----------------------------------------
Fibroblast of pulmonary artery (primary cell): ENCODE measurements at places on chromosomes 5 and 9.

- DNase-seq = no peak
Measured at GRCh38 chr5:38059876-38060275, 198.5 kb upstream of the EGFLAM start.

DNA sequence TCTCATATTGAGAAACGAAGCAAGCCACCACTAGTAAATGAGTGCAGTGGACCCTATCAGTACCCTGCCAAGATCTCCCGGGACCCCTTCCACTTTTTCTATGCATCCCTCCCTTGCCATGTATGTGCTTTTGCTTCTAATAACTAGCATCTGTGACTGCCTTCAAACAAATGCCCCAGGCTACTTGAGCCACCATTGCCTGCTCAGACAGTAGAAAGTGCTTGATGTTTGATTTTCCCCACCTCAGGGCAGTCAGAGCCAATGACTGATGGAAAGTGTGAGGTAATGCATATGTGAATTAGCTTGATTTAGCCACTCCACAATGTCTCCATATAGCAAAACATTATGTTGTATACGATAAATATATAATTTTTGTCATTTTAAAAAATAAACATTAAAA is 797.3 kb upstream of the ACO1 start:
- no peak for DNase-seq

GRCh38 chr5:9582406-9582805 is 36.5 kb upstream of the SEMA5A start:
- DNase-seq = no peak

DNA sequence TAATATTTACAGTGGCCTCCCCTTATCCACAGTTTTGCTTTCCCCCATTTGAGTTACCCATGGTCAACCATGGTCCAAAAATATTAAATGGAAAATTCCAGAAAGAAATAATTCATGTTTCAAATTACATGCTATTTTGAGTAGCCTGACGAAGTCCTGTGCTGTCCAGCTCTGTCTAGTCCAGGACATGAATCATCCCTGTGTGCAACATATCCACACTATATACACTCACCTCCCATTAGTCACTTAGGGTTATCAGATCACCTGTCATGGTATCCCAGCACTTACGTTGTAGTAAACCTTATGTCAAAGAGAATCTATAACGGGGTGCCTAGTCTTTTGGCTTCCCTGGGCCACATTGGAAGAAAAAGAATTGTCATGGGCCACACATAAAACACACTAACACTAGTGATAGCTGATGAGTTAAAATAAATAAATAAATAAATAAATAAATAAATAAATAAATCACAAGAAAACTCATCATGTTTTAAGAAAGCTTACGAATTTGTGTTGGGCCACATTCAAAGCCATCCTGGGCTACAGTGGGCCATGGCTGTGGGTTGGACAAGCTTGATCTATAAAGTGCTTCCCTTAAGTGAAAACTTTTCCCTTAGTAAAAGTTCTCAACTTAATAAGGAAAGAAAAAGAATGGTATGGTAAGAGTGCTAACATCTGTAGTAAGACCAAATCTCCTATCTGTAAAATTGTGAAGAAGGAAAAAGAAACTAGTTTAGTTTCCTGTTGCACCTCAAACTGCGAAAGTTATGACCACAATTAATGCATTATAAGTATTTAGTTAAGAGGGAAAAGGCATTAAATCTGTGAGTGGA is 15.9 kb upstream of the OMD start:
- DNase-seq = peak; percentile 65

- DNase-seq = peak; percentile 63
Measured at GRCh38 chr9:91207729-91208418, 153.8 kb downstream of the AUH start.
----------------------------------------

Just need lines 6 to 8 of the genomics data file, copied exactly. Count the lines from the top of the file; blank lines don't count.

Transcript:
GRCh38 chr5:9582406-9582805 is 36.5 kb upstream of the SEMA5A start:
- DNase-seq = no peak

DNA sequence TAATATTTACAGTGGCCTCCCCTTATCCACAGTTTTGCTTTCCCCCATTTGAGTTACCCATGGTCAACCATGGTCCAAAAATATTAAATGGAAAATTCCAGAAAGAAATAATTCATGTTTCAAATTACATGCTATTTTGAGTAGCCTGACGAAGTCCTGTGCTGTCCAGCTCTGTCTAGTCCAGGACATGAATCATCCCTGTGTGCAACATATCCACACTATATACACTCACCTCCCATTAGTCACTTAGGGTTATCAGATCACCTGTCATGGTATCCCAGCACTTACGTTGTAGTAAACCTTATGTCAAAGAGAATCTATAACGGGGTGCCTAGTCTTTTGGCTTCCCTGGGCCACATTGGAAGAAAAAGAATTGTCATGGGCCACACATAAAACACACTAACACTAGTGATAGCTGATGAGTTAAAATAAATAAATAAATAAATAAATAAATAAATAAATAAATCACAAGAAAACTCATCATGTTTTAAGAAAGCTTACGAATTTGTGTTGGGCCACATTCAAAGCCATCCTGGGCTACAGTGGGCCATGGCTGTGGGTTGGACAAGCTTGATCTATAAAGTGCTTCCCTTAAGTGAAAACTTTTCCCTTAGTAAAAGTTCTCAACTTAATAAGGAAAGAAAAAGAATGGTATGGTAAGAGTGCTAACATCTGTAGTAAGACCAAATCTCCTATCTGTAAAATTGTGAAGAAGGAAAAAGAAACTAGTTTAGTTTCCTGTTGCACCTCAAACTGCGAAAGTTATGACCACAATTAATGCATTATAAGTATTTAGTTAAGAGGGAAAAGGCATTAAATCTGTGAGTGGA is 15.9 kb upstream of the OMD start: